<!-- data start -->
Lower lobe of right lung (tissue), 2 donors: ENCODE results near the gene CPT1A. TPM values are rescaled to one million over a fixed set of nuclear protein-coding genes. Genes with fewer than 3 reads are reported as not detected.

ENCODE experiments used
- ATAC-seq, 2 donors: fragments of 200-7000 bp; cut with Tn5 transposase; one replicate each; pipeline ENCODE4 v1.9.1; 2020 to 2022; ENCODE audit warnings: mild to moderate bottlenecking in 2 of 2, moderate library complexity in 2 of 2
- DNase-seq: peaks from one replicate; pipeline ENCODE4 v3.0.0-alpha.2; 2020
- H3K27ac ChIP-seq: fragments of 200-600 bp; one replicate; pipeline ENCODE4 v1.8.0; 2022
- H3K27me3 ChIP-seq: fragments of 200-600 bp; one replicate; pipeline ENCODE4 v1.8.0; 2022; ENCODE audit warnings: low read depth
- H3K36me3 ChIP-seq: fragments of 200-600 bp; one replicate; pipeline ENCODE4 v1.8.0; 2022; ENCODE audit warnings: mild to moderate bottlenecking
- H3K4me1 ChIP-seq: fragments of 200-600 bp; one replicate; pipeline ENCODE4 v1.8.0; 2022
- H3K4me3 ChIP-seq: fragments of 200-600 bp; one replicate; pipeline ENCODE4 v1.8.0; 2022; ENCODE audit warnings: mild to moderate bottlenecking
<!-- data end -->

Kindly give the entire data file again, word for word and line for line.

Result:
Lower lobe of right lung (tissue), 2 donors: ENCODE results near the gene CPT1A. TPM values are rescaled to one million over a fixed set of nuclear protein-coding genes. Genes with fewer than 3 reads are reported as not detected.

ENCODE experiments used
- ATAC-seq, 2 donors: fragments of 200-7000 bp; cut with Tn5 transposase; one replicate each; pipeline ENCODE4 v1.9.1; 2020 to 2022; ENCODE audit warnings: mild to moderate bottlenecking in 2 of 2, moderate library complexity in 2 of 2
- DNase-seq: peaks from one replicate; pipeline ENCODE4 v3.0.0-alpha.2; 2020
- H3K27ac ChIP-seq: fragments of 200-600 bp; one replicate; pipeline ENCODE4 v1.8.0; 2022
- H3K27me3 ChIP-seq: fragments of 200-600 bp; one replicate; pipeline ENCODE4 v1.8.0; 2022; ENCODE audit warnings: low read depth
- H3K36me3 ChIP-seq: fragments of 200-600 bp; one replicate; pipeline ENCODE4 v1.8.0; 2022; ENCODE audit warnings: mild to moderate bottlenecking
- H3K4me1 ChIP-seq: fragments of 200-600 bp; one replicate; pipeline ENCODE4 v1.8.0; 2022
- H3K4me3 ChIP-seq: fragments of 200-600 bp; one replicate; pipeline ENCODE4 v1.8.0; 2022; ENCODE audit warnings: mild to moderate bottlenecking